Aussie mining competitiveness needs investment in systems and scale

COAL miners can make a substantial impact to its overall competitiveness if it tackles structural disadvantages through investment in operating systems and increasing the scale of its operations, an assessment by the Department of Industry, Innovation and Science has found.
Aussie mining competitiveness needs investment in systems and scale Aussie mining competitiveness needs investment in systems and scale Aussie mining competitiveness needs investment in systems and scale Aussie mining competitiveness needs investment in systems and scale Aussie mining competitiveness needs investment in systems and scale

Investment needed to boost Australia's coal competitiveness.

The department found extraction and production was the weakest phase in the value chain for Australia's coal industry.

While Australia has significant high quality metallurgical and thermal coal operations, it cannot mine and process this coal competitively.

This is a weak point for the industry, and if not addressed adequately and promptly, may lead to loss of overall world export market share, according to the Coal Industry Competitiveness Assessment report by the DIIS.

"Many mines are operating close to the breakeven point," the report states.

"Given the volatile nature of coal prices, the profitability of Australia's coal industry can move quickly. Scenario modelling suggests that, based on 2015 costs, a fall in the price of coal of only 15% would see 49% of mines operating with negative margins.

"On the other hand, should prices rise 15%, based on 2015 costs, only 15% of Australian mines would be operating on negative margins."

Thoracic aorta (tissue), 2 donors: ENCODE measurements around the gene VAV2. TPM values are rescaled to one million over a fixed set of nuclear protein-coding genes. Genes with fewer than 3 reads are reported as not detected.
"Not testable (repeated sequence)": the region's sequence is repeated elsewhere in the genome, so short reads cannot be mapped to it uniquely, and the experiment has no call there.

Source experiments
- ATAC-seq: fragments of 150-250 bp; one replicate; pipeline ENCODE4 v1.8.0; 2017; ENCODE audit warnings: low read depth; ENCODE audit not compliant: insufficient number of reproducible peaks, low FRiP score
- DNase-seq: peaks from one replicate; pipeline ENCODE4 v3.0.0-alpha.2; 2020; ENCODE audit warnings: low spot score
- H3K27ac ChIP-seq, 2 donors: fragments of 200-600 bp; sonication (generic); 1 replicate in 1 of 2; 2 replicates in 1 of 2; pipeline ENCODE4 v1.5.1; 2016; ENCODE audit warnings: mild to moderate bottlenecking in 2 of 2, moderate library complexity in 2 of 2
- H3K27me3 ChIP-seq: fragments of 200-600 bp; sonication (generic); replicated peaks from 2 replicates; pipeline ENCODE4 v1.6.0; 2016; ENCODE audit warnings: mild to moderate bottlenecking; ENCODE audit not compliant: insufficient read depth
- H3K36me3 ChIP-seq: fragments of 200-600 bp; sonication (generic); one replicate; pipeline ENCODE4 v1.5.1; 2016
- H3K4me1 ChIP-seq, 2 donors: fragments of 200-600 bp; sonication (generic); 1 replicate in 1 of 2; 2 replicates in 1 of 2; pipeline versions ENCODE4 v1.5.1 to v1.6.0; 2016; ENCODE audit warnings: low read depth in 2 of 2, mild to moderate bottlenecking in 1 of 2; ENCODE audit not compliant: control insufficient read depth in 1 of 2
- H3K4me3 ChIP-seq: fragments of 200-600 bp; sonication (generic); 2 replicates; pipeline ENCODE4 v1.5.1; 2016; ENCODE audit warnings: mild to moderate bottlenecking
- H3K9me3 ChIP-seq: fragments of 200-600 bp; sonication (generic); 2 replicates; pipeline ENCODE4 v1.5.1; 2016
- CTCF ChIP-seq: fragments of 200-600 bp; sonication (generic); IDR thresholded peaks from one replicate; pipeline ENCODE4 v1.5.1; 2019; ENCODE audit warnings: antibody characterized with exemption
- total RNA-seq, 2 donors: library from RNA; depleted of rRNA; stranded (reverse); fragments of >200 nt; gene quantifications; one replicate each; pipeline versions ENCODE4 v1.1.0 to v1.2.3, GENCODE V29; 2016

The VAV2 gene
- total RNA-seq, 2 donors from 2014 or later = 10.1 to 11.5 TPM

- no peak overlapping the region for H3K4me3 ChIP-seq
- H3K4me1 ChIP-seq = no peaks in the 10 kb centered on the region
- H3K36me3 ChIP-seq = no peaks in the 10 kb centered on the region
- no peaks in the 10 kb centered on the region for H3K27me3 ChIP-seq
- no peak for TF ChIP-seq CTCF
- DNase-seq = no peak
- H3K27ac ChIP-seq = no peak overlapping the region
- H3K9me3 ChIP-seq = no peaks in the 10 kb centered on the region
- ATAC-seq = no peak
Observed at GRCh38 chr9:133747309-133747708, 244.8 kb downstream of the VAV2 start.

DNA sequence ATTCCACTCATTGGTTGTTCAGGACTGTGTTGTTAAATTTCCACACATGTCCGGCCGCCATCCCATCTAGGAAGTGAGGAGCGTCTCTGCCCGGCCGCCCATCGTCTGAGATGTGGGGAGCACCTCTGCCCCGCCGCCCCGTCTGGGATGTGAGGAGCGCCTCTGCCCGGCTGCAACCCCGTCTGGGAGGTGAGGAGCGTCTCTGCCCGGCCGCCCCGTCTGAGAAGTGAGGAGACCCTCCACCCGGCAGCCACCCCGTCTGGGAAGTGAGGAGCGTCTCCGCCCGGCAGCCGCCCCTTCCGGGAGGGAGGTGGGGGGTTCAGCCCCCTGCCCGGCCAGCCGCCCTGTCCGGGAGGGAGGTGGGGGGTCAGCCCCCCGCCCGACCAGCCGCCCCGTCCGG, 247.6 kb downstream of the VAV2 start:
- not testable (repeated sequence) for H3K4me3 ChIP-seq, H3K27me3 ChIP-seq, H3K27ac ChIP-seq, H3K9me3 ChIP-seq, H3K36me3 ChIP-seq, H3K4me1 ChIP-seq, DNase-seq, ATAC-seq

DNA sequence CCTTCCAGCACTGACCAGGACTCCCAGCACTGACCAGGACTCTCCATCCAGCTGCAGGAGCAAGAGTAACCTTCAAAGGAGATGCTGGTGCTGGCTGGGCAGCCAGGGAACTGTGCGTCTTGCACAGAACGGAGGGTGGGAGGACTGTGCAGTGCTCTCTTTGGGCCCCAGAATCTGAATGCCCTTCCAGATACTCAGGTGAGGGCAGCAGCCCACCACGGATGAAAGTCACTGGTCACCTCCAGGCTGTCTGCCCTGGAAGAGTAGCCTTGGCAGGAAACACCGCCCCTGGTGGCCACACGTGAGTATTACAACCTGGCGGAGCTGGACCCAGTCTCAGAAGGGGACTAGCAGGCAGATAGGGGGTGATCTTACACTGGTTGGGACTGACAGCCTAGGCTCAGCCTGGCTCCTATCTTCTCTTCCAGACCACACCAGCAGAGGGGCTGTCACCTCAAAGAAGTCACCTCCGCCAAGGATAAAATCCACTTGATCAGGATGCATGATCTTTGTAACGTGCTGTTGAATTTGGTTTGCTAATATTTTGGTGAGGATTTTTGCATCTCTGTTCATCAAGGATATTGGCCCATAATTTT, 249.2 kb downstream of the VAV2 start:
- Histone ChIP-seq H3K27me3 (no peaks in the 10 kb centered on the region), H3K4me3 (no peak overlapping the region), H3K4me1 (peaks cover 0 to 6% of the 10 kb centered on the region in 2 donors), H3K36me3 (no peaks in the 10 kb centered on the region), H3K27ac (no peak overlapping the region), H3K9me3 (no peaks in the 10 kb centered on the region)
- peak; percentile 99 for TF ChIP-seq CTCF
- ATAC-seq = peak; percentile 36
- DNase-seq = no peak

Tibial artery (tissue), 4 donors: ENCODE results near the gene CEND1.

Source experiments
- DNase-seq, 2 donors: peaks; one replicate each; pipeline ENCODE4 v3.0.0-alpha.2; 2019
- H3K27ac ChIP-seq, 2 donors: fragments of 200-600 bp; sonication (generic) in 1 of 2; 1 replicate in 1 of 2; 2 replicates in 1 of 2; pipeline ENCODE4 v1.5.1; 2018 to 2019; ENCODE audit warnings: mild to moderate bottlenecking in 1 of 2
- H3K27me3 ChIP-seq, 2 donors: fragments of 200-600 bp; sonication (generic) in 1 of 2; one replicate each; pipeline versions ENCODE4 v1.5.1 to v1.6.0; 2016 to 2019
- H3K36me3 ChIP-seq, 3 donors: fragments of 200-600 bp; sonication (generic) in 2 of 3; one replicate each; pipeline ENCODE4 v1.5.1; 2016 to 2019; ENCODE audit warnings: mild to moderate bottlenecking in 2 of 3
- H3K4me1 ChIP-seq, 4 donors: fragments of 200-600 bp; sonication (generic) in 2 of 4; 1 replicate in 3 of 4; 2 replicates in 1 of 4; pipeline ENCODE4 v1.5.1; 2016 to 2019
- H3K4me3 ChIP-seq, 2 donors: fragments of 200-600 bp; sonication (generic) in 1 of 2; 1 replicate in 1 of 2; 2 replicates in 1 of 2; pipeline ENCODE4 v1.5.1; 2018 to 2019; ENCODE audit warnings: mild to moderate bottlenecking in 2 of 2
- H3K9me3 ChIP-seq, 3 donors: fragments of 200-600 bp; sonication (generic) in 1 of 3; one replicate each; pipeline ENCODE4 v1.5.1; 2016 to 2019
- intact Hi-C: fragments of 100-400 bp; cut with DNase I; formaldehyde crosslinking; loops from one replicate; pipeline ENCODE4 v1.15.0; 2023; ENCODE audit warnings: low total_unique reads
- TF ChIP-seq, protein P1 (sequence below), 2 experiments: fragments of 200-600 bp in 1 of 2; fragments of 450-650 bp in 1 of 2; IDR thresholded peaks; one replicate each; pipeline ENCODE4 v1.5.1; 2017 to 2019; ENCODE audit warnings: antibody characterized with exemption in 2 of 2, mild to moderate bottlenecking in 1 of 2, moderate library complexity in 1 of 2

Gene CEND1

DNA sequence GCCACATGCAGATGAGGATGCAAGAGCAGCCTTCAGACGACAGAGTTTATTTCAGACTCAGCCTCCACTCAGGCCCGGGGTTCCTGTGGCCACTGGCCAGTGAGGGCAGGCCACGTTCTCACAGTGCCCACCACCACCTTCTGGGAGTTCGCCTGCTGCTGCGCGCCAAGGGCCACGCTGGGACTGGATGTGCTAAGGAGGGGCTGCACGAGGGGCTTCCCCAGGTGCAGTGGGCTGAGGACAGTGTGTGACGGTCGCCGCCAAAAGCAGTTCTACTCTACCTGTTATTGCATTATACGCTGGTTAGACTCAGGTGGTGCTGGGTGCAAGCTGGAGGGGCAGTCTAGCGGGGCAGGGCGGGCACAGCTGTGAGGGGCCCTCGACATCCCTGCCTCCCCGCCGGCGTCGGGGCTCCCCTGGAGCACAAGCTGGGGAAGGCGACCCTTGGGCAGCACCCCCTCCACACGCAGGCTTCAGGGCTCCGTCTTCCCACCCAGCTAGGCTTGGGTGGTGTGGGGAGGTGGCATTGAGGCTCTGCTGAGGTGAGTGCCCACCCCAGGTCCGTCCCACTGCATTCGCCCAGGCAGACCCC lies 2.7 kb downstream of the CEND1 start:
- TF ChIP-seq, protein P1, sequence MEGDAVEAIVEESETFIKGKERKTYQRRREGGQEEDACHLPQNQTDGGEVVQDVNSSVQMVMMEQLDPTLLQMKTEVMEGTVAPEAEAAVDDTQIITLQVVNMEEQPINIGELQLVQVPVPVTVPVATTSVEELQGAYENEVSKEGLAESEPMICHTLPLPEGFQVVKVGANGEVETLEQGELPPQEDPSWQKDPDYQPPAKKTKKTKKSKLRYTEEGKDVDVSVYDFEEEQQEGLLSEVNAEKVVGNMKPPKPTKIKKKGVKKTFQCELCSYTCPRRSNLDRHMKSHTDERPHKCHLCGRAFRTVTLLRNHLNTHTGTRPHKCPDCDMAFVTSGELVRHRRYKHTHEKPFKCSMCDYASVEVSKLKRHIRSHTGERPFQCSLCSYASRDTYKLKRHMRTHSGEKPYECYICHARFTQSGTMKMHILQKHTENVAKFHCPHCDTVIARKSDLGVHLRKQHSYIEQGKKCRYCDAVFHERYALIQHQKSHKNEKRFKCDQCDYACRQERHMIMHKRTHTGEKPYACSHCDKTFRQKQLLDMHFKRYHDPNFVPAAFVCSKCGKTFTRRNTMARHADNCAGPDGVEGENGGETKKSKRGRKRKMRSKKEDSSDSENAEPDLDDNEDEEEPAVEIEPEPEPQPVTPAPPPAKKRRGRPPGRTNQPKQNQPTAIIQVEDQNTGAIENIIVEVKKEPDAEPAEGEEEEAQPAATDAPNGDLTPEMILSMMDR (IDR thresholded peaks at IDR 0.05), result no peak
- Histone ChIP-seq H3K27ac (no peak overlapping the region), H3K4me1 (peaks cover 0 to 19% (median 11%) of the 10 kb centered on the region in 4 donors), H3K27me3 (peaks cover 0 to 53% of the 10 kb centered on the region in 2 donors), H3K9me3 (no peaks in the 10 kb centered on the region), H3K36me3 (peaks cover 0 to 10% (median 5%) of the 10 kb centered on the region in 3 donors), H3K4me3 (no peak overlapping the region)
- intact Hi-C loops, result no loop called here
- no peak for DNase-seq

Australia has very high mining and coal preparation costs compared to the peer group.

Now the industry is faced with the much tougher task of tackling the structural factors contributing to Australia's poor cost competitiveness.

If not addressed as a priority, high-cost and low margin mines in Australia will be forced to close prematurely.

A key structural factor contributing to the country's high mining and coal preparation costs is the workforce.

Although salaries are high in Australia, labour productivity, measured as marketable product tonnes per employee, is also high.

"Australia scores highly due to the nation having more established and advanced operating environments compared to other countries in the peer group," the report states.

"Australia can further invest in increasing its current use of technology and automation in mining operations, for example, by learning from and considering remote operations and driverless trucks used in the metals mining sector.

"This will drive further productivity gains, offsetting the uncompetitive labour cost to improve overall competitiveness."

The ability to produce high quality coal at scale is key to the competitiveness of Australia's export based coal industry. Metallurgical and thermal reserves in Queensland and New South Wales are among the largest and highest quality in the world.

According to the report, the ability to export this coal at scale will set Australia apart from many of its competitors, however, it must be able to keep growing.

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